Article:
“Stuntman” as wild rabbit


Recently, Hennessey has started an ad campaign encouraging us all to chase our “Wild Rabbit.” Now, excluding the comedy that usually comes from someone in the throes of a cognac drunk chasing that rabbit in real life, be it a fistfight or a profoundly uninterested woman, there’s something curious about the idea of a liquor ad encouraging us all to overcome whatever obstacles we may find. It’s weirdly positive. Patton Oswalt has a fantastic bit about how liquor advertising is mostly about how you need to buy a 24-pack of Bud Light Platinum so that your friends will want to be seen around you again. By comparison, Henny encouraging everyone to find their biggest obstacle and overcome it (and maybe develop the drunk strength to rip the door off a cop car in the process) is fairly posi.

It got me thinking about what my wild rabbit might be, my obstacle I’ve never been able to overcome. Over time I realized it wasn’t the severe social anxiety that I struggled with until about two years ago. It wasn’t any sort of long-held body image problems, or any of the other things that I’ve found troubling in life. Hell, it wasn’t even my running lack of commitment to any single social issue for any length of time, because of a mixture of low tolerance for hypocrisy and my prevalent ADHD. No, my wild rabbit is simpler, a thing that’s nagged at me for years on end now, a loose end I’ve failed to tie up.

My wild rabbit is the Playstation 2 game Stuntman.

Stuntman is a deceptive game, in that it seems ridiculously easy, but features a difficulty curve that will make you hole up in your bedroom, shirtless and wielding a shotgun as your friends and family try to coax you out. You’re a stunt driver for six different Hollywood movies, and you have to complete a series of scenes in detail, as onscreen icons appear telling you exactly what maneuvers to make. If you execute enough of them, or fewer of them and you do it perfectly, you get to move on to the next stunt. When you finish all the stunts (3-5 per film), you get a fake trailer for the movie you made. I’ve also deliberately neglected to mention the director, who tells you when each stunt is coming up, yells at you as it’s happening and has no problem chewing you out if you fuck up.

That director will make you want to dig your teeth into your hands, incapacitating your fingers so you’ll cease playing. As it is, Stuntman requires an absurd level of hand-eye coordination, but that’ll only get you so far given how counterintuitive the controls are. It takes virtually nothing to flip your car over, and if you do that, or even get a few seconds too far behind in your stunt sequence, your director will interject with a “CUT! That was toooo slooooow!” that will make you want to destroy everything he’s ever loved just to prove a point. It’s a mostly forgotten B-level title from the heyday of the PS2 that received lukewarm reception upon its release, and hasn’t really left a particular impression on gamer culture. So why do I still care?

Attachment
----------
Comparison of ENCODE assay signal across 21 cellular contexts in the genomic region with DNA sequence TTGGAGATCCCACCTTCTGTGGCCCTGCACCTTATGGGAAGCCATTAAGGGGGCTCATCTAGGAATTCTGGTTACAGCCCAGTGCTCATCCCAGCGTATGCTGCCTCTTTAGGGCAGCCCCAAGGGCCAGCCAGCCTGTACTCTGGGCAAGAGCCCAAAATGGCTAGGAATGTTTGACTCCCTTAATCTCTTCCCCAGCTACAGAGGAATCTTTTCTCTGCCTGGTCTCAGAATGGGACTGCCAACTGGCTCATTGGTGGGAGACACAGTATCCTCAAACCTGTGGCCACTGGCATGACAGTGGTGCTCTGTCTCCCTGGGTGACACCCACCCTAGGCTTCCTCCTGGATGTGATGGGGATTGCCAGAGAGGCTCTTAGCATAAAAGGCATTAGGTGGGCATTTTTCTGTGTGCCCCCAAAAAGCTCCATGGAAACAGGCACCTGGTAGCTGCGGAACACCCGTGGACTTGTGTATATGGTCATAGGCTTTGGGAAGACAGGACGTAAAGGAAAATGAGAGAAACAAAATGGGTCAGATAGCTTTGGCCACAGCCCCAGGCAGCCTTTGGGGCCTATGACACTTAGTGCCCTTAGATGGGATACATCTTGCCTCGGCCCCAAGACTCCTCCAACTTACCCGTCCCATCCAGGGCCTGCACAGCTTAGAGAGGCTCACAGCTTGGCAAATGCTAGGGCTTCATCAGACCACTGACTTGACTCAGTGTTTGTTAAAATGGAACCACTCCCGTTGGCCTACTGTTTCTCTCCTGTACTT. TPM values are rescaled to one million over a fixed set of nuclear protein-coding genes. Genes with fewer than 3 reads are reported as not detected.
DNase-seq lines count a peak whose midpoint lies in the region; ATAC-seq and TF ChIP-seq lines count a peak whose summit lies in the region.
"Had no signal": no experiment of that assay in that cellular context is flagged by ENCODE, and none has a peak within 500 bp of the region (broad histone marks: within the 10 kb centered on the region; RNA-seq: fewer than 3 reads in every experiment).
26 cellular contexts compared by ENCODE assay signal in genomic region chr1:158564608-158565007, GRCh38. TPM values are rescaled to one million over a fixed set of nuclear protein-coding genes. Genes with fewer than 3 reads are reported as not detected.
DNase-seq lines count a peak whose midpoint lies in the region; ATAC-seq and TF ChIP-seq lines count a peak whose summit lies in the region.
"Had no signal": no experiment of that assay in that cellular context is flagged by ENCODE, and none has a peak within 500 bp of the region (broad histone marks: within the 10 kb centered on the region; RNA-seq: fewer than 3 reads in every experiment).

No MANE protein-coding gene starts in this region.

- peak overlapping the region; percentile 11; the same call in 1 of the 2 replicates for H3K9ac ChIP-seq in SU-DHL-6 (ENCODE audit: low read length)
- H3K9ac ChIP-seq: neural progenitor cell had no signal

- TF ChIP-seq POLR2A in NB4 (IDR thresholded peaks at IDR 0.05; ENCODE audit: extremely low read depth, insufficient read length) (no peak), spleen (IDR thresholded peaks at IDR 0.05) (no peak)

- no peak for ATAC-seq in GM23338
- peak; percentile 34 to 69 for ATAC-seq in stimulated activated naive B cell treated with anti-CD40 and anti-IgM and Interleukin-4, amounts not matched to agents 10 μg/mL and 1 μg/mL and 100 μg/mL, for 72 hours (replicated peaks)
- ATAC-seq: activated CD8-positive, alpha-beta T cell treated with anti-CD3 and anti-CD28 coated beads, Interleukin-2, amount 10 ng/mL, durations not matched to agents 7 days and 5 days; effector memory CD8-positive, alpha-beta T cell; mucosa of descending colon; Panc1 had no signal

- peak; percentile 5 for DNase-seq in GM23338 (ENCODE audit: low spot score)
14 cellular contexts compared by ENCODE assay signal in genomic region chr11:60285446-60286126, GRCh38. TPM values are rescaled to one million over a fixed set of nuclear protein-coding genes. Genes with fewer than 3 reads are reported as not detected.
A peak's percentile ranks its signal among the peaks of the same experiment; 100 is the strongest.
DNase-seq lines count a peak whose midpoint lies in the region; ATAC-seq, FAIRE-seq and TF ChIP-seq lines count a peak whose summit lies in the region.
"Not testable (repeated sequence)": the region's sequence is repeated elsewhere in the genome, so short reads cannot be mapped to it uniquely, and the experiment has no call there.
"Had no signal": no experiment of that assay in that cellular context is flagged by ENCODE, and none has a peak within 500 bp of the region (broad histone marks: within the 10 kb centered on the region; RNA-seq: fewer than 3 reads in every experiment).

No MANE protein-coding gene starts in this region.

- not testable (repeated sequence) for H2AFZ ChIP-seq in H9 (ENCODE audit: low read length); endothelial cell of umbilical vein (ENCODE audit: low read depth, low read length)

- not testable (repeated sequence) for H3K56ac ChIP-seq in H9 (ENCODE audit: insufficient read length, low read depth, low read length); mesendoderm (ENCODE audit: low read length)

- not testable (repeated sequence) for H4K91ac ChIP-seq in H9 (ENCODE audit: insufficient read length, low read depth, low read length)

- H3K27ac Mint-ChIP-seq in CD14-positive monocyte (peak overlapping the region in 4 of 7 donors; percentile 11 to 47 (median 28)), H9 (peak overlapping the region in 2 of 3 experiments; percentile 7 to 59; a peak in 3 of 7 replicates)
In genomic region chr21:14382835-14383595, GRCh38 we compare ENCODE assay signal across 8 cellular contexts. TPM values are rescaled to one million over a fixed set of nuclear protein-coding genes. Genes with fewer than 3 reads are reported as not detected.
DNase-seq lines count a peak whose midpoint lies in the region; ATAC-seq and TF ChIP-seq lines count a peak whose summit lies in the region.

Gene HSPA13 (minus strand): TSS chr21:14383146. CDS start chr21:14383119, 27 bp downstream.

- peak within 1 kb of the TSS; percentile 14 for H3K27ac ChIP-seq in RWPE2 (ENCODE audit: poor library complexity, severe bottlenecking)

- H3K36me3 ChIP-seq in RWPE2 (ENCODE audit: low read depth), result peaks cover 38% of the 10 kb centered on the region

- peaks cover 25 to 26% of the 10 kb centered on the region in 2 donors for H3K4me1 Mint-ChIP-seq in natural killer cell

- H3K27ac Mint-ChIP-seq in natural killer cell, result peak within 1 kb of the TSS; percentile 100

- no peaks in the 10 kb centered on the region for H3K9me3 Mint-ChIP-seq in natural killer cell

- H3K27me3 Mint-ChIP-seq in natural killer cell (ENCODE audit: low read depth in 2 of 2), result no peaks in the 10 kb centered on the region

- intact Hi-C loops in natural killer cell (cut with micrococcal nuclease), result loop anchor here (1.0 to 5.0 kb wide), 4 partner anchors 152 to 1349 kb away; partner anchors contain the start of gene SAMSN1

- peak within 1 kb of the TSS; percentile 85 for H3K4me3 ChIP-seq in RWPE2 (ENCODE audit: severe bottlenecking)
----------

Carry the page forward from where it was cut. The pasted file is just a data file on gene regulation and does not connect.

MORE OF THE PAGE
I think it’s because I never finished it. Partly due to Obsessive-Compulsive Disorder, and partly out of some delusional completist’s instinct, I have a huge issue trying to go without finishing terribly shitty things. I tried to walk out of the Hayden Christiansen franchise non-starter Jumper once, and couldn’t handle it. Eventually, the urge to not leave a loose end hanging somewhere in the cosmic ether was so strong that I had to rent it and sit through it, shaking my head at the fact that such a wildly mediocre movie could rile me so. With Stuntman, it lingers stronger because I could never beat it. Every so often, I fire it up, determined to end this godless game, and I finish maybe one more level before I rage-quit and start drinking malt liquor. And yet, for as much as I know I shouldn’t even give a shit, I can’t stop.

There’s a need in all of us, an innate drive that pushes us to not leave any ends hanging. After all, popular culture is more than happy to remind us that we’re all living on borrowed time. It’s ironic, then, that we spend such borrowed time on some of the most trivial shit in the world. I’m not saying this is a bad thing, though, or that you absolutely need to abandon ship on finishing the complete series of Shasta McNasty lest you forever feel something of a void as you lie in bed at night. I’d rather look at this as noble, as the ultimate existential sign that we’re still alive and we still care about things when we doubt them. Particularly at the age I’ve reached, in which I’ve realized a distressing deal of my peers are post-everything dicks who approach life like a really obnoxious freshman sociology major, I like being reminded that there are things to care about, stupid and trivial pop cultural tchotchkes that exert an inexplicable magnetic force upon us. Someday, I’ll finish Stuntman, and the world will keep turning. I, however, will lower my head, raise a solemn fist and pour out some of that malt liquor for one more loose end of my life being tied up.